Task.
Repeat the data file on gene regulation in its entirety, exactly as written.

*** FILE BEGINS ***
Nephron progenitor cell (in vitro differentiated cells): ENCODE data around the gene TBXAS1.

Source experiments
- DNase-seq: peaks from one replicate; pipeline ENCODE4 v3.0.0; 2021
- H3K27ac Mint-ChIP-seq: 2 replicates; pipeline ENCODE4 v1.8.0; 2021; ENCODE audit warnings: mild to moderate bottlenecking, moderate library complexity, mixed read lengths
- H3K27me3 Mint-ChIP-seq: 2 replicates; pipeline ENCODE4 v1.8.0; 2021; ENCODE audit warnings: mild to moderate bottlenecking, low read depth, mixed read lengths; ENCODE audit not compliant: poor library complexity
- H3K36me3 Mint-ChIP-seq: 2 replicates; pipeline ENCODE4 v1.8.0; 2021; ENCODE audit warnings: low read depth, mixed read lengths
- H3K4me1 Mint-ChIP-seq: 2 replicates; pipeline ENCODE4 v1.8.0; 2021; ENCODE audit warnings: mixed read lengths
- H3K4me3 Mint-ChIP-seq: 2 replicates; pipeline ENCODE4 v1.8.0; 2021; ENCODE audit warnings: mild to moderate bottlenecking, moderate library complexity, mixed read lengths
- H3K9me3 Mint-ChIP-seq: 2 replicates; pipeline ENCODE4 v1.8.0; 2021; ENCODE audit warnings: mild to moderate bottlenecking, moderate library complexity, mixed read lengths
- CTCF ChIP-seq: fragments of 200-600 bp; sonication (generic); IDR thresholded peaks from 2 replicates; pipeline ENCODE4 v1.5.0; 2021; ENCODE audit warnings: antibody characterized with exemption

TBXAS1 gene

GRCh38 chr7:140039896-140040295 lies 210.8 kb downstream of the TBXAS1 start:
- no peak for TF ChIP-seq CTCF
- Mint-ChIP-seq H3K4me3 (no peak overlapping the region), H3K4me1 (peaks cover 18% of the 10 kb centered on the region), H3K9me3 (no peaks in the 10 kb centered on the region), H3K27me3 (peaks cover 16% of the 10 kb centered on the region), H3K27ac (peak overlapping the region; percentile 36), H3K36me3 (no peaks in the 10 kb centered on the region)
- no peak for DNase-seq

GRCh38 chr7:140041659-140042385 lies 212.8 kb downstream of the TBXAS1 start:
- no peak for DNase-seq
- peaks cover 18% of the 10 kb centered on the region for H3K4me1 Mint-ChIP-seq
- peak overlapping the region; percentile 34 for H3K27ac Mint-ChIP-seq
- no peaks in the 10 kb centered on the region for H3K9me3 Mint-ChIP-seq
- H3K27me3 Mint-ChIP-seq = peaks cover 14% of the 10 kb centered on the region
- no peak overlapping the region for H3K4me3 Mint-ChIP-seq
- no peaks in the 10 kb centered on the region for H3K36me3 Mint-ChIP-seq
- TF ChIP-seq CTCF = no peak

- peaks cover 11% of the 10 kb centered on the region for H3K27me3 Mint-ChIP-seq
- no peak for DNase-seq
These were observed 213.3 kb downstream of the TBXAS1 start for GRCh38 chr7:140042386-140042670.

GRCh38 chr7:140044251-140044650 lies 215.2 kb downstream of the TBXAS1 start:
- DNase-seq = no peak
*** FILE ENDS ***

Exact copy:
Nephron progenitor cell (in vitro differentiated cells): ENCODE data around the gene TBXAS1.

Source experiments
- DNase-seq: peaks from one replicate; pipeline ENCODE4 v3.0.0; 2021
- H3K27ac Mint-ChIP-seq: 2 replicates; pipeline ENCODE4 v1.8.0; 2021; ENCODE audit warnings: mild to moderate bottlenecking, moderate library complexity, mixed read lengths
- H3K27me3 Mint-ChIP-seq: 2 replicates; pipeline ENCODE4 v1.8.0; 2021; ENCODE audit warnings: mild to moderate bottlenecking, low read depth, mixed read lengths; ENCODE audit not compliant: poor library complexity
- H3K36me3 Mint-ChIP-seq: 2 replicates; pipeline ENCODE4 v1.8.0; 2021; ENCODE audit warnings: low read depth, mixed read lengths
- H3K4me1 Mint-ChIP-seq: 2 replicates; pipeline ENCODE4 v1.8.0; 2021; ENCODE audit warnings: mixed read lengths
- H3K4me3 Mint-ChIP-seq: 2 replicates; pipeline ENCODE4 v1.8.0; 2021; ENCODE audit warnings: mild to moderate bottlenecking, moderate library complexity, mixed read lengths
- H3K9me3 Mint-ChIP-seq: 2 replicates; pipeline ENCODE4 v1.8.0; 2021; ENCODE audit warnings: mild to moderate bottlenecking, moderate library complexity, mixed read lengths
- CTCF ChIP-seq: fragments of 200-600 bp; sonication (generic); IDR thresholded peaks from 2 replicates; pipeline ENCODE4 v1.5.0; 2021; ENCODE audit warnings: antibody characterized with exemption

TBXAS1 gene

GRCh38 chr7:140039896-140040295 lies 210.8 kb downstream of the TBXAS1 start:
- no peak for TF ChIP-seq CTCF
- Mint-ChIP-seq H3K4me3 (no peak overlapping the region), H3K4me1 (peaks cover 18% of the 10 kb centered on the region), H3K9me3 (no peaks in the 10 kb centered on the region), H3K27me3 (peaks cover 16% of the 10 kb centered on the region), H3K27ac (peak overlapping the region; percentile 36), H3K36me3 (no peaks in the 10 kb centered on the region)
- no peak for DNase-seq

GRCh38 chr7:140041659-140042385 lies 212.8 kb downstream of the TBXAS1 start:
- no peak for DNase-seq
- peaks cover 18% of the 10 kb centered on the region for H3K4me1 Mint-ChIP-seq
- peak overlapping the region; percentile 34 for H3K27ac Mint-ChIP-seq
- no peaks in the 10 kb centered on the region for H3K9me3 Mint-ChIP-seq
- H3K27me3 Mint-ChIP-seq = peaks cover 14% of the 10 kb centered on the region
- no peak overlapping the region for H3K4me3 Mint-ChIP-seq
- no peaks in the 10 kb centered on the region for H3K36me3 Mint-ChIP-seq
- TF ChIP-seq CTCF = no peak

- peaks cover 11% of the 10 kb centered on the region for H3K27me3 Mint-ChIP-seq
- no peak for DNase-seq
These were observed 213.3 kb downstream of the TBXAS1 start for GRCh38 chr7:140042386-140042670.

GRCh38 chr7:140044251-140044650 lies 215.2 kb downstream of the TBXAS1 start:
- DNase-seq = no peak